Cybersecurity threats soar by 27% in past year: Report

Is AI use putting employers at higher risk?

Cybersecurity threats soar by 27% in past year: Report

Cybercriminals upped their activity in the first half of 2023 compared to last year, according to a report from Trend Micro.

The cybersecurity software company reports that it blocked more than 85.6 billion threats globally, consisting of email threats, malicious files and malicious URLs. This marks a 27 per cent year-over-year increase, according to the report.

These threats include:

  • 37 billion email threats
  • 45.8 billion malicious files
  • 44.1 billion email reputation queries
  • 2.1 trillion URL reputation queries
  • 1.1 billion malicious URLs
  • 1.1 trillion file reputation queries

In Canada, attacks from ransomware-as-a-service surged, with Trend Micro blocking 394,518,518 email threats attempts. That was 24.6 per cent more than last year.

When it comes to ransomwares, the biggest number was detected in Asia, (55,282) followed by the Americas (16,929) and Europe (15,794).

Recently, the Health Employers Association of British Columbia (HEABC) fell victim to a cyberattack that hit the server that hosted websites and application forms for Health Match BC (HMBC), the BC Care Aide and Community Health Worker Registry and the Locums for Rural BC program.

AI innovations ‘simplifying tasks for cyber criminals'

One thing that’s fuelling the increase in cyber attacks is companies’ adoption of artificial intelligence, according to Trend Micro’s report based on data from across 500,000 commercial clients and millions of consumer customers.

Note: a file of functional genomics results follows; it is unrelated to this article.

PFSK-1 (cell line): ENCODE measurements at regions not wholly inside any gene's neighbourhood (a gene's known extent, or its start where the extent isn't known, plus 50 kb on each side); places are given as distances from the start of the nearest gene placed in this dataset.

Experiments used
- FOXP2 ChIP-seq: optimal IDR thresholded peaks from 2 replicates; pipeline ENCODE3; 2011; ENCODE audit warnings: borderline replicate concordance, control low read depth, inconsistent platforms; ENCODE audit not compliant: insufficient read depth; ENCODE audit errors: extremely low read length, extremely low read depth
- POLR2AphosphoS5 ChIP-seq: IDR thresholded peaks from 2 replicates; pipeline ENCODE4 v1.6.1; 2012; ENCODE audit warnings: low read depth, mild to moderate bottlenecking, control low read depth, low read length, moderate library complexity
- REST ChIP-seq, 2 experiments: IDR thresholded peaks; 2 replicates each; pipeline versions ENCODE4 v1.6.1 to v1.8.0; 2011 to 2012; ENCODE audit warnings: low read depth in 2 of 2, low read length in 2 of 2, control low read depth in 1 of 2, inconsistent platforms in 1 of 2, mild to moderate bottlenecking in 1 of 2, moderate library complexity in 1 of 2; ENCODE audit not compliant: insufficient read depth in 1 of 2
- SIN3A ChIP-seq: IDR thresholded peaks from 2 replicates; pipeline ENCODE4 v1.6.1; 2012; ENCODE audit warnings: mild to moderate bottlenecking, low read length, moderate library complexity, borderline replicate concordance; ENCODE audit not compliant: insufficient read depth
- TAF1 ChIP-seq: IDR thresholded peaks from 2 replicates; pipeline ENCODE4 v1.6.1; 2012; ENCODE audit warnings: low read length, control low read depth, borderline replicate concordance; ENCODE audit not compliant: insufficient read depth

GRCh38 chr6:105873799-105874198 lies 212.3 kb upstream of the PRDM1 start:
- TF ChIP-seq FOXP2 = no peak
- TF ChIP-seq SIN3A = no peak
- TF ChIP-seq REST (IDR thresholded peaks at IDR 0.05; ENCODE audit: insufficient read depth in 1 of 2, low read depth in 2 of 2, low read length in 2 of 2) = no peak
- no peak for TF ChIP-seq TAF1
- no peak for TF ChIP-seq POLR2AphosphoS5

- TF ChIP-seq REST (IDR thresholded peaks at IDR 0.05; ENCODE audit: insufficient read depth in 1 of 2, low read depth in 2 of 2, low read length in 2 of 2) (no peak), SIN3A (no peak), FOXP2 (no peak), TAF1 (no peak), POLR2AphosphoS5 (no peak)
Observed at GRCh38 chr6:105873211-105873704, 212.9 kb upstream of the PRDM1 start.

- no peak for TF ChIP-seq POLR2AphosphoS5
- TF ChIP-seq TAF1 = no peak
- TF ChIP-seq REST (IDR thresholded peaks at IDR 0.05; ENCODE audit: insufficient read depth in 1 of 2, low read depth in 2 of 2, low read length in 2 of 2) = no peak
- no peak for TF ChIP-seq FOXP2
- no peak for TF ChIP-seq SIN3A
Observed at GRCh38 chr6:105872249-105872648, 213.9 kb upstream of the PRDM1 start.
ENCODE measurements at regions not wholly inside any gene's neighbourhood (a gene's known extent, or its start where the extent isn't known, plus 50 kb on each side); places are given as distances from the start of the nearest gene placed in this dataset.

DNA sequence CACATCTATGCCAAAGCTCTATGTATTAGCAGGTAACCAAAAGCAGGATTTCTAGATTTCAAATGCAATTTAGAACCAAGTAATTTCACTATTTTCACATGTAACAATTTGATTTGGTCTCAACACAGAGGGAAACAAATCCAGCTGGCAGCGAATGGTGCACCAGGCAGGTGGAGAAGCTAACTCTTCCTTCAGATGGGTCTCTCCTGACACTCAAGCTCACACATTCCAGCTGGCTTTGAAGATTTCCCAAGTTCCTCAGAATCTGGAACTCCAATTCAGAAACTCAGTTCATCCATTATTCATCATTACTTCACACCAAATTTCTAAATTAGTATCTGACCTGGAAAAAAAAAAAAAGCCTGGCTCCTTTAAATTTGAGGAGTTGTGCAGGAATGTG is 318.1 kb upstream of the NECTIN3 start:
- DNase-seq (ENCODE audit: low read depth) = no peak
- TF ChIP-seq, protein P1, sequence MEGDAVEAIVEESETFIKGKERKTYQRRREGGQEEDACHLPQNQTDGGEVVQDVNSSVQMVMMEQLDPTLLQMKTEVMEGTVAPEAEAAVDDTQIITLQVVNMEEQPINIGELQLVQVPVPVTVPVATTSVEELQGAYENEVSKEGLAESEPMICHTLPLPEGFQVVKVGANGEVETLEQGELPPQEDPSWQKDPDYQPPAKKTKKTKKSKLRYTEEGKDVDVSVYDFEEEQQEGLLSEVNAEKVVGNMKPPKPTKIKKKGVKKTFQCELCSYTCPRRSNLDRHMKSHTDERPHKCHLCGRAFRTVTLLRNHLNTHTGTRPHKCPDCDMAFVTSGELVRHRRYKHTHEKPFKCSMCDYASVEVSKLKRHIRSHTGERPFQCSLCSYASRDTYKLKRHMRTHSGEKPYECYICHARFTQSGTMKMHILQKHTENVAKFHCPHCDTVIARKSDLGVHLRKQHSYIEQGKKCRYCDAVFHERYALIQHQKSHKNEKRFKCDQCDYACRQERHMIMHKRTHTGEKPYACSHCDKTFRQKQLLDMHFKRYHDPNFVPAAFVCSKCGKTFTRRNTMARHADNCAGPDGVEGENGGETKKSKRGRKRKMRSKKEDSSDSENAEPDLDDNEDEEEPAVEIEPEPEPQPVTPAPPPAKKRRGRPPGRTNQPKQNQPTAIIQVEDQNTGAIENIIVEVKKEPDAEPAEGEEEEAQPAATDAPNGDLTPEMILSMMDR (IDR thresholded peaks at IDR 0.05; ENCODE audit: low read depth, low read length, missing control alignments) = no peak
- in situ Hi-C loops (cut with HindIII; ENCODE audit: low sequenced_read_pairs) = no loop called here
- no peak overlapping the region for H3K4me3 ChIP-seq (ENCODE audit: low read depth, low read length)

Some 28 per cent of workers regularly use ChatGPT at work, even though only 22 per cent say their employers explicitly allow such external tools, according to a previous Reuters/Ipsos poll.

“The cybersecurity industry can also expect an increase in demand for identity-aware anti-fraud techniques along with an uptick in cybercriminals leveraging AI to carry out virtual crimes more efficiently. Virtual kidnappers, for example, currently use voice cloning, SIM jacking, ChatGPT, and social network analysis and propensities (SNAP) modeling to identify the most profitable targets and execute their ploy.

“The occurrence of such cybercrimes will only surge as more individuals and enterprises adopt and invest in artificial intelligence to streamline their own operations.

Cybersecurity in the age of AI

The balance between offense and defense in AI is a crucial aspect of the current cybersecurity landscape, says Tony Bradley, editor-in-chief of TechSpective, in an article posted on Forbes.

Generative AI's emergence is allowing attackers to strike faster and with better accuracy. 

However, Mark Ryland, director in the Office of the CISO Amazon Web Services (AWS), pointed out that the opportunities for security teams are twofold: prevention, by using AI to accelerate decision-making and automate tasks, and defense, as AI-driven analytics can speed up threat detection, according to the report.

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